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Jamie Moyer discusses his “good chance” to return to the majors

Fan favorite Jamie Moyer is feeling good about his chances of returning to Major League Baseball this season. Training with the Colorado Rockies, along with a number of younger pitchers (but everyone is younger compared to Moyer), the 49-year old is hoping to successfully come back from Tommy John Surgery.

We remember what kind of impact Moyer can have ona  pitching staff. At his age he is not going to throw a blazing fastball on any batter, but his mix of well-blended off-speed pitches and precise location makes him a difficult pitcher for a number of batters to figure out after seeing faster pitches on a routine basis. Moyer gets batters out by out-smarting them, rather than winning a battle of skill. Honestly, there is nothing wrong with that.

Moyer exhibits the very best in class when it comes to baseball, never shy of answering tough questions with genuine honesty and never afraid to criticize his own performance when needed. Moyer was a fine addition to the Phillies in 2007 and I feel his influence on the young pitching staff was one of the big changes that needed to be made in order to get the Phillies over the hump. Safe to see it was one move that helped pay off.

On Thursday Moyer was a guest on The Dan Patrick Show, where he was asked about bounties in baseball, what it takes to be a pitcher in Major League Baseball and more. you can listen to the interview here (interview begins at 30:30 mark).

The following transcript was provided by Sports Radio Interviews.

Do you have bounties in baseball?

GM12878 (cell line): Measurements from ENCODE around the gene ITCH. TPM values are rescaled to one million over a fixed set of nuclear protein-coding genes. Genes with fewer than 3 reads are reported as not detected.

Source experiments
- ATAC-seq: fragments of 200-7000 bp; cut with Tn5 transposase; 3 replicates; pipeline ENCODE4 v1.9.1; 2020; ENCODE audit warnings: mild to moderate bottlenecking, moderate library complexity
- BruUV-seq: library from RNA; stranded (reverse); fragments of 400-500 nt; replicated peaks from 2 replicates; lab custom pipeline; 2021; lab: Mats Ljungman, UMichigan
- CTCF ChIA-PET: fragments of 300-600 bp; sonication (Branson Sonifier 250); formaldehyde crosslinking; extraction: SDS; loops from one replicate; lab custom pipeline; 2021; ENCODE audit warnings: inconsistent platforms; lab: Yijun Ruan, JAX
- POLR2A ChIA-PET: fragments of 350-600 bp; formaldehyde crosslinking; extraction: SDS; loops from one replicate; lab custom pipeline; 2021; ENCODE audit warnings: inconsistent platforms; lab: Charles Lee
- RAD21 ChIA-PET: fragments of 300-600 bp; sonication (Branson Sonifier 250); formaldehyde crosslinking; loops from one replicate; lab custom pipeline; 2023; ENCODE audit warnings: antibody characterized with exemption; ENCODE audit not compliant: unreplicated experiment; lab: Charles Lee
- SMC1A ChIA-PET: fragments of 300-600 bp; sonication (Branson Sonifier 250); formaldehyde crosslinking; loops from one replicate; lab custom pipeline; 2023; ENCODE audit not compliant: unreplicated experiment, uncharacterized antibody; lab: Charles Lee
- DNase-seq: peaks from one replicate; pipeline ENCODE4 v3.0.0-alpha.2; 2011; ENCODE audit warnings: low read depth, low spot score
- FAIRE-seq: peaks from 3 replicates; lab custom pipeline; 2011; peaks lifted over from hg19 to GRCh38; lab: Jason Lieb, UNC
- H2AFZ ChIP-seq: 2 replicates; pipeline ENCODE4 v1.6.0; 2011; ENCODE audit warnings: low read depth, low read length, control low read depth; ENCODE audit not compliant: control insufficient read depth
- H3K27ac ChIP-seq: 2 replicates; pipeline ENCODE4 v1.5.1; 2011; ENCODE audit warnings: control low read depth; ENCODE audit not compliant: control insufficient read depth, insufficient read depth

“No there is nothing in baseball as far as a bounty goes. Hits are very taboo in the game, but you play so many games. You play and compete with so many people and in today’s game players move so much in the game that if you were to have a bounty at some point in time you’d be playing as a teammate with that guy you may have had the bounty for, so you gotta be careful what you wish for.”

When was the last time you hit a guy on purpose?

“Wow I don’t even know. Maybe in the minor leagues. [Dan Patrick: Never in the major leagues?] I can’t recall hitting…again with my velocity? Hitting somebody? They would kind of pick it up and say: ‘Hey you dropped something?’ They would give the ball back to me.”

How fast do you need to pitch to be able to be competitive?

“To me it’s not necessarily the velocity it’s the change of speed and getting results, so of course if you look at the game today it’s all based on velocity and that’s where the game has gone, but if you get results I don’t think velocity matters. The ball goes just as far when a hitters squares it up at 95 [mph] as it does at 80 or 81 [mph].”

At age 49 why would you stop if you could still compete?

“I agree. I still believe I can compete. I look back again to 2010 the last time I pitched and I had a pretty decent first half until certainly after the second half started my elbow started to bother me and I ended up having elbow problems and the rest of the season was a quagmire for me.”

What are your chances of making the roster with the Rockies?

“I think I have a good chance just like anybody else in this camp has a really good chance of making this team. It really depends on how I am going to fit in this organization, what they are looking for in this organization and I enjoy that competition.”


Photo: Getty Images

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